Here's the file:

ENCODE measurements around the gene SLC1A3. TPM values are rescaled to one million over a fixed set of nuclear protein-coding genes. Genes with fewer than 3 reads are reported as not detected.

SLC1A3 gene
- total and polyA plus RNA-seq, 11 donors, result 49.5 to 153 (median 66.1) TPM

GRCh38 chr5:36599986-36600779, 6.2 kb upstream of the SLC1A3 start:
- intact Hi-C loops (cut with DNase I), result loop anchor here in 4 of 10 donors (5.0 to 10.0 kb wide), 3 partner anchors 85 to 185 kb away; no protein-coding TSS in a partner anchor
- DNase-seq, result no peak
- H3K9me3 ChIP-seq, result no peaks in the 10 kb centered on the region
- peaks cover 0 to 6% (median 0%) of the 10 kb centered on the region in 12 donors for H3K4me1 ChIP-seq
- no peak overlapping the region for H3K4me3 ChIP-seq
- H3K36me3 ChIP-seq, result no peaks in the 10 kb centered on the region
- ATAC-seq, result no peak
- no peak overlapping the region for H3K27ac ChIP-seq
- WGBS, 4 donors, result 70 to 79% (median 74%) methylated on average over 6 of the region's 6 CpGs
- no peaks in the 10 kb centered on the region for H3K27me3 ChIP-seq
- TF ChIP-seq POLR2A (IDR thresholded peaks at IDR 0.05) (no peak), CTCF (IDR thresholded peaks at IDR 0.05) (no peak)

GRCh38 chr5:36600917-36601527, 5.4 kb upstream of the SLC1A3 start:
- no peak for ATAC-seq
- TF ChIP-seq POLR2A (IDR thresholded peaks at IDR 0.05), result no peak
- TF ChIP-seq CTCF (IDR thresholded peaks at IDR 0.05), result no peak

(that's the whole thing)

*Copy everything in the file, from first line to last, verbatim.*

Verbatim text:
ENCODE measurements around the gene SLC1A3. TPM values are rescaled to one million over a fixed set of nuclear protein-coding genes. Genes with fewer than 3 reads are reported as not detected.

SLC1A3 gene
- total and polyA plus RNA-seq, 11 donors, result 49.5 to 153 (median 66.1) TPM

GRCh38 chr5:36599986-36600779, 6.2 kb upstream of the SLC1A3 start:
- intact Hi-C loops (cut with DNase I), result loop anchor here in 4 of 10 donors (5.0 to 10.0 kb wide), 3 partner anchors 85 to 185 kb away; no protein-coding TSS in a partner anchor
- DNase-seq, result no peak
- H3K9me3 ChIP-seq, result no peaks in the 10 kb centered on the region
- peaks cover 0 to 6% (median 0%) of the 10 kb centered on the region in 12 donors for H3K4me1 ChIP-seq
- no peak overlapping the region for H3K4me3 ChIP-seq
- H3K36me3 ChIP-seq, result no peaks in the 10 kb centered on the region
- ATAC-seq, result no peak
- no peak overlapping the region for H3K27ac ChIP-seq
- WGBS, 4 donors, result 70 to 79% (median 74%) methylated on average over 6 of the region's 6 CpGs
- no peaks in the 10 kb centered on the region for H3K27me3 ChIP-seq
- TF ChIP-seq POLR2A (IDR thresholded peaks at IDR 0.05) (no peak), CTCF (IDR thresholded peaks at IDR 0.05) (no peak)

GRCh38 chr5:36600917-36601527, 5.4 kb upstream of the SLC1A3 start:
- no peak for ATAC-seq
- TF ChIP-seq POLR2A (IDR thresholded peaks at IDR 0.05), result no peak
- TF ChIP-seq CTCF (IDR thresholded peaks at IDR 0.05), result no peak